Why Manchester is the new creative epicentre of neo-soul and hip-hop
There are certain sounds that are timeless. For Sleater-Kinney, with its roots in riot grrrl and evolution into the lopsided post-punk of late-'90s-and-into-the-'00s indie, there was something incredibly vital about Corin Tucker’s kind-of-yell-y vocal. It was a matchless call to action that deftly danced with Carrie Brownstein’s deranged but masterfully executed guitar, one restless denunciation of a fucked world after another. This was music that had purpose.
After defining an era with ‘One Beat’ in 2002, Sleater-Kinney quietly slipped away four years later, along with the sense of urgency that they, and others like them, generated when the planet still presented a possibility for change. There was hope in the lyrics of that seminal album title track, as Tucker warbled to a hiccup If I'm to run the future, you've got to let the old world go over the march of its robust, vigilante pop. And then it was gone.
Re-emerging as quietly as they disappeared nearly a decade ago, Brownstein, Tucker, and Weiss reconvene for their eighth album, ‘No Cities To Love’. Released on Sub Pop and rekindling the flames of a desire for change, it’s as powerful as ever: wasting no time in getting to the source of all its anxiety, it opens with Price Tag as Tucker roars, We never really checked, we never checked the price tag! / When the cost comes in / It’s gonna be high! over a maniacal hook. Weiss’s drums anchor the hefty stride of album anthem Bury Our Friends, while a familiarly jumpy post-punk bassline carries A New Wave into the contemporary spiritlessness of despair in I am raw material / Make me plastic / Make me fuel.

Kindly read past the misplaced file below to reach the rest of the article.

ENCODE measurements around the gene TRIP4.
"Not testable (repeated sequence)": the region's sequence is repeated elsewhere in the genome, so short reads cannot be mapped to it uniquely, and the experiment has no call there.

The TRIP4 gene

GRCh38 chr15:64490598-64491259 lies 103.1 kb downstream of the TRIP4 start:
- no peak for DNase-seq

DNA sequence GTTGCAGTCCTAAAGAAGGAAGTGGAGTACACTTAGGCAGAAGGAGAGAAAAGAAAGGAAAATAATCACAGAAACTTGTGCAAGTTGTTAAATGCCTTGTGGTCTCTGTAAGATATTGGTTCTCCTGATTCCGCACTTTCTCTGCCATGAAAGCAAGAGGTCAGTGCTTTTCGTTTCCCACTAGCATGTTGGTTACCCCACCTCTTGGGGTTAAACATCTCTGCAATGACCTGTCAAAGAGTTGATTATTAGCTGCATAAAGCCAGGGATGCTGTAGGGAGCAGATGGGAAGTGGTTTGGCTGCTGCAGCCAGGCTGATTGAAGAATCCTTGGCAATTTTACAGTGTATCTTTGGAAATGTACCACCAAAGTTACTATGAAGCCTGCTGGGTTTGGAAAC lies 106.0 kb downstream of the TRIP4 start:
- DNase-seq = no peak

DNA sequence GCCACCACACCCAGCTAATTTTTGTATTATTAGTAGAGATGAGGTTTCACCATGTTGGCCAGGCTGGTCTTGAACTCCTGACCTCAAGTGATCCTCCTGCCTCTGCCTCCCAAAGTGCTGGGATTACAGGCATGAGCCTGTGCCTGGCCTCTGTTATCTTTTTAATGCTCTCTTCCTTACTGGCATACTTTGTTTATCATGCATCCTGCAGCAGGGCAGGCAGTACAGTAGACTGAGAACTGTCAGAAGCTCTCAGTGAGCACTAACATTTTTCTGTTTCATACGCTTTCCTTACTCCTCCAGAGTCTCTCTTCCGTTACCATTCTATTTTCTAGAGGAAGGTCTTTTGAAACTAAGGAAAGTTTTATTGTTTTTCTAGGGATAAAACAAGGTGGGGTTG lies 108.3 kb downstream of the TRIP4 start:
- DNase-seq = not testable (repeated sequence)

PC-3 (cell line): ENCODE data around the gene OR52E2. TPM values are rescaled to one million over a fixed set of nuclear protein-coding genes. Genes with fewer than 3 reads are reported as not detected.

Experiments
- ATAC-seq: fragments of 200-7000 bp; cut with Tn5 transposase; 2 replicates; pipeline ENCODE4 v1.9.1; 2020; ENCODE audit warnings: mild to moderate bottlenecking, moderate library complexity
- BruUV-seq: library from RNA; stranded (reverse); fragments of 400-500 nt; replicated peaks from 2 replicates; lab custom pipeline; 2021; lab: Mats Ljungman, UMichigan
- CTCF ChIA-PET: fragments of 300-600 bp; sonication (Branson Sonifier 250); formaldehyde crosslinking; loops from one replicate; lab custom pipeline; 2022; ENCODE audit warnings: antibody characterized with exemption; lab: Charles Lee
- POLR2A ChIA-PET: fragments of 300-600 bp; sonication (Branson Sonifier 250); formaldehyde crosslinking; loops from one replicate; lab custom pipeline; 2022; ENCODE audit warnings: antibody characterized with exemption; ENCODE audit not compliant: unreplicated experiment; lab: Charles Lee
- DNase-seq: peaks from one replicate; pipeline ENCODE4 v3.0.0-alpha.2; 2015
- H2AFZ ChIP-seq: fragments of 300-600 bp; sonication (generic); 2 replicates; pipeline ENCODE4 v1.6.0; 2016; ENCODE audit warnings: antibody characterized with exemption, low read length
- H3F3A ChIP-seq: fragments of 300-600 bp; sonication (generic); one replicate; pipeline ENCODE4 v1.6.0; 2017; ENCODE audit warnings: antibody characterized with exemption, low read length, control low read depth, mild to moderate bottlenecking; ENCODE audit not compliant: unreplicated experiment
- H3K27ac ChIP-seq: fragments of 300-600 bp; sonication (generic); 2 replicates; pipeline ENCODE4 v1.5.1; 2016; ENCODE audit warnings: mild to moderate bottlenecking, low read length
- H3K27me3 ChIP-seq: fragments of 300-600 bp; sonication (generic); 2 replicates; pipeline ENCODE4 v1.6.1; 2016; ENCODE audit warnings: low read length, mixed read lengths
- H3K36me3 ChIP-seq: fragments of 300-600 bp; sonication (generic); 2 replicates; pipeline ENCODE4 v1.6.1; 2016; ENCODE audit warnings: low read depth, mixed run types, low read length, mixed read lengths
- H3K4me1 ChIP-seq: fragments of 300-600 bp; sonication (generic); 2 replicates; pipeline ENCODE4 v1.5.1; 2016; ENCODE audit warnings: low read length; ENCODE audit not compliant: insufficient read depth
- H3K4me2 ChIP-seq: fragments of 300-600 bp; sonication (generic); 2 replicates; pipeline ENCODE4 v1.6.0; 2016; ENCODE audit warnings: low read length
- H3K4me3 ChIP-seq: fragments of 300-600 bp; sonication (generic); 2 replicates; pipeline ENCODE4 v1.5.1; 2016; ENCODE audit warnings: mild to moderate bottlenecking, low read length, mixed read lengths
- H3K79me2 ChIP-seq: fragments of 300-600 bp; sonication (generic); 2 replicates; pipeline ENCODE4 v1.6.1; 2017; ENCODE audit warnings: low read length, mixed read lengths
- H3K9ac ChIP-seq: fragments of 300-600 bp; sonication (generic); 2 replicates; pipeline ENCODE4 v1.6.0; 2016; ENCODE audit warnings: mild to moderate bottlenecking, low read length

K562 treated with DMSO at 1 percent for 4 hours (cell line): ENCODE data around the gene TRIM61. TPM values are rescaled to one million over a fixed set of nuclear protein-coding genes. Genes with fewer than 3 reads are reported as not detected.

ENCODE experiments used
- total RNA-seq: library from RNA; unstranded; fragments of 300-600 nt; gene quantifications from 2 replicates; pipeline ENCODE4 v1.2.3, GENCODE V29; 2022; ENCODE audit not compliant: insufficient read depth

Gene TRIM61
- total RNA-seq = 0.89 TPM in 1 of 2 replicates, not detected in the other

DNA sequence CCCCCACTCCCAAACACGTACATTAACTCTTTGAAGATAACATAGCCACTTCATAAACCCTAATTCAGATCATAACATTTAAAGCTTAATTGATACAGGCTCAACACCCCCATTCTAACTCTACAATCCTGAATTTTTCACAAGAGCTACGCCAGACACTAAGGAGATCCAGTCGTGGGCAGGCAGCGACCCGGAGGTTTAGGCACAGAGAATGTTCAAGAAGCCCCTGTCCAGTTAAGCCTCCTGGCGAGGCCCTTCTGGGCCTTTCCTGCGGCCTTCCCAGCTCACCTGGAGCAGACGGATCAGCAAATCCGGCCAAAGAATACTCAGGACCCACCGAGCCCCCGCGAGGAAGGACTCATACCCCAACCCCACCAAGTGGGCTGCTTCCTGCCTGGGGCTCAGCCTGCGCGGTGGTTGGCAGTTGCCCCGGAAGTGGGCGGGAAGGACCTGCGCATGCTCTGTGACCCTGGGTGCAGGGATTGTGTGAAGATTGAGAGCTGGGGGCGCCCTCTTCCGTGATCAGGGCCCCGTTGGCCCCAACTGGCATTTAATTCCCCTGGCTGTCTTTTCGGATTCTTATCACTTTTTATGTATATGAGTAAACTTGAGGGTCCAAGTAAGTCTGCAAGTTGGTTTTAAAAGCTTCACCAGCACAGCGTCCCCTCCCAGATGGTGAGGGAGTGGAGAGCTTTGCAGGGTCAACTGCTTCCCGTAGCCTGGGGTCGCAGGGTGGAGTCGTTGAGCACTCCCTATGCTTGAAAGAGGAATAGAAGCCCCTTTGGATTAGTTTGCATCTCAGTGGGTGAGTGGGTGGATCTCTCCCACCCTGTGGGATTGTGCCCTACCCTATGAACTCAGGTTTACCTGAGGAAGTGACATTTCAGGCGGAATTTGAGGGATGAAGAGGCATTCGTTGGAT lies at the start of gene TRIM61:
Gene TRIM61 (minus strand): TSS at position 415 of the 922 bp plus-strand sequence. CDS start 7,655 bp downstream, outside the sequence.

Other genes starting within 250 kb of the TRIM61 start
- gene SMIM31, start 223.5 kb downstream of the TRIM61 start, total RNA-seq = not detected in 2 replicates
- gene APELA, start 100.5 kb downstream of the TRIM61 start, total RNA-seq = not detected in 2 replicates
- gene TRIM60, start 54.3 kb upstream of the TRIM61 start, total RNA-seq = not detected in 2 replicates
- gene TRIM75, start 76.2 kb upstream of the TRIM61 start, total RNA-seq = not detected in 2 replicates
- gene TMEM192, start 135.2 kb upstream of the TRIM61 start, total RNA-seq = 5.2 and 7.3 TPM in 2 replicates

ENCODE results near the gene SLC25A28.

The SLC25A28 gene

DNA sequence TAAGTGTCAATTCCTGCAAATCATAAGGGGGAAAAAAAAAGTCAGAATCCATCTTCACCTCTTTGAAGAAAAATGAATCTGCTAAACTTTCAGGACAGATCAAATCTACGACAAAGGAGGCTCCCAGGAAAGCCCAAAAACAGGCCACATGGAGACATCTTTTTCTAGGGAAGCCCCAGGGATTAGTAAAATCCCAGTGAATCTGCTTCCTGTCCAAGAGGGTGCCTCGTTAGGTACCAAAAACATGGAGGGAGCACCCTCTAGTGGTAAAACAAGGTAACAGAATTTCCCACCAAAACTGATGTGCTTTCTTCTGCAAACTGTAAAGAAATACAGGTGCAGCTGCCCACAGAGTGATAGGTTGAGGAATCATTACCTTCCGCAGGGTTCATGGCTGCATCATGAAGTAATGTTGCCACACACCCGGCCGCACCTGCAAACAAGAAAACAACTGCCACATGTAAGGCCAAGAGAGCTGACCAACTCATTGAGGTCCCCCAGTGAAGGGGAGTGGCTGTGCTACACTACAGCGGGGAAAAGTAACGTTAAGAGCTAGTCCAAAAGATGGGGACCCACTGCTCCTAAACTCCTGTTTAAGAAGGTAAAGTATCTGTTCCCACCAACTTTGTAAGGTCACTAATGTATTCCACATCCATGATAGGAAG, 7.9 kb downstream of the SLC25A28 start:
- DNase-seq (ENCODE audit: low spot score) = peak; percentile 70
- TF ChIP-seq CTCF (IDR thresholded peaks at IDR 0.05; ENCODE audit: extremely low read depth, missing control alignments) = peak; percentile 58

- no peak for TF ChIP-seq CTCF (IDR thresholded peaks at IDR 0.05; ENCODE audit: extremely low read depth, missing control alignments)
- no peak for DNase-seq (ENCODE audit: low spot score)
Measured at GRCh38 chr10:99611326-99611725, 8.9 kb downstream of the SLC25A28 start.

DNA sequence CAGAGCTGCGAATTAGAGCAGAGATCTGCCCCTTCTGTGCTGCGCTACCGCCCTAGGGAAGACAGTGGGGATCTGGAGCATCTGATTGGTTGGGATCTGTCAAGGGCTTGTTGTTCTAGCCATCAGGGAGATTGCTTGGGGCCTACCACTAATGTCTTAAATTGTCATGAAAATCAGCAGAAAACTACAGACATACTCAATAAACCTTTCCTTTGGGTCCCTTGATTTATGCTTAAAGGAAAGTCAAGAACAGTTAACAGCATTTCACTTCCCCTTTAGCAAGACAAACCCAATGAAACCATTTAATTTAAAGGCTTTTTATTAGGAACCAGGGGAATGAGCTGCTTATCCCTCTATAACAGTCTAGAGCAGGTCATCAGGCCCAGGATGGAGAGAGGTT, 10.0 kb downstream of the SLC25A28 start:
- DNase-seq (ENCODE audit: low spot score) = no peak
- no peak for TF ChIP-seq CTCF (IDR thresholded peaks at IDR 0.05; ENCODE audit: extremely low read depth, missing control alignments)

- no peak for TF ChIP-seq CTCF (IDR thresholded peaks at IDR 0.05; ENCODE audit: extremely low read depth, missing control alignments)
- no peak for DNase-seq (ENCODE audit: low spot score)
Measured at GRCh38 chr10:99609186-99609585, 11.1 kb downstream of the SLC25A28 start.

The familiar bounce, bound and seesaw of Brownstein’s guitar melodies weave in, out and over each other in this marriage of pissed-off rock with a pop aesthetic. Perhaps Sleater-Kinney’s combined sojourn into Wild Flag, sketch comedy, and subculture piss-take Portlandia, along with other musical projects, between then and now have fed into the band's ability to please as much as it politicises. Where the guttural incantation of ‘No Cities Love's title sees Tucker and Brownstein yodel the harmonies of fear, ‘voids’, and ‘doomtowns’ in its dejected thematic thread, No Anthems tears through a heavily distorted invective against objectification as Tucker peacocks I could do it better.
Somewhere along the line, the vitality of music, along with other bands that once shared the Kill Rock Stars label – including Erase Errata, Deerhoof and even younger, messier Mika Miko – was lost to the empty pose of Levi’s ads and lifestyle economies. ‘No Cities To Love’ reminds us that punk can still be powerful, while the words of One Beat become more relevant than ever: Is real change an illusion?
Sub Pop release 'No Cities To Love' on January 20th 2015 (buy).